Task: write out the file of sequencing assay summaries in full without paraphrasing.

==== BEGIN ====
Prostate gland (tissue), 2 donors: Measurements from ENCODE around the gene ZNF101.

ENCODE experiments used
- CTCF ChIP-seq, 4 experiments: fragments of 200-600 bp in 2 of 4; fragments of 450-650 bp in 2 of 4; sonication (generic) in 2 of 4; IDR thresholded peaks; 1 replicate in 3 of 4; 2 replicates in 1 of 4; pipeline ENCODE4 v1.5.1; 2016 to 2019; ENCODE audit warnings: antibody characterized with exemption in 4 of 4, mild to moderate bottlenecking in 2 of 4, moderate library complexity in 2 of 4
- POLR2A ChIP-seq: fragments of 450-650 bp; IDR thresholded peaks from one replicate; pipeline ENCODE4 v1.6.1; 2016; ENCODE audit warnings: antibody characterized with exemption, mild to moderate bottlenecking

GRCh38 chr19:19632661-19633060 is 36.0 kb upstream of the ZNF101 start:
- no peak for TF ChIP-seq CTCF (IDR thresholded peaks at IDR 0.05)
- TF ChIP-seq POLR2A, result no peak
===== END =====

Prostate gland (tissue), 2 donors: Measurements from ENCODE around the gene ZNF101.

ENCODE experiments used
- CTCF ChIP-seq, 4 experiments: fragments of 200-600 bp in 2 of 4; fragments of 450-650 bp in 2 of 4; sonication (generic) in 2 of 4; IDR thresholded peaks; 1 replicate in 3 of 4; 2 replicates in 1 of 4; pipeline ENCODE4 v1.5.1; 2016 to 2019; ENCODE audit warnings: antibody characterized with exemption in 4 of 4, mild to moderate bottlenecking in 2 of 4, moderate library complexity in 2 of 4
- POLR2A ChIP-seq: fragments of 450-650 bp; IDR thresholded peaks from one replicate; pipeline ENCODE4 v1.6.1; 2016; ENCODE audit warnings: antibody characterized with exemption, mild to moderate bottlenecking

GRCh38 chr19:19632661-19633060 is 36.0 kb upstream of the ZNF101 start:
- no peak for TF ChIP-seq CTCF (IDR thresholded peaks at IDR 0.05)
- TF ChIP-seq POLR2A, result no peak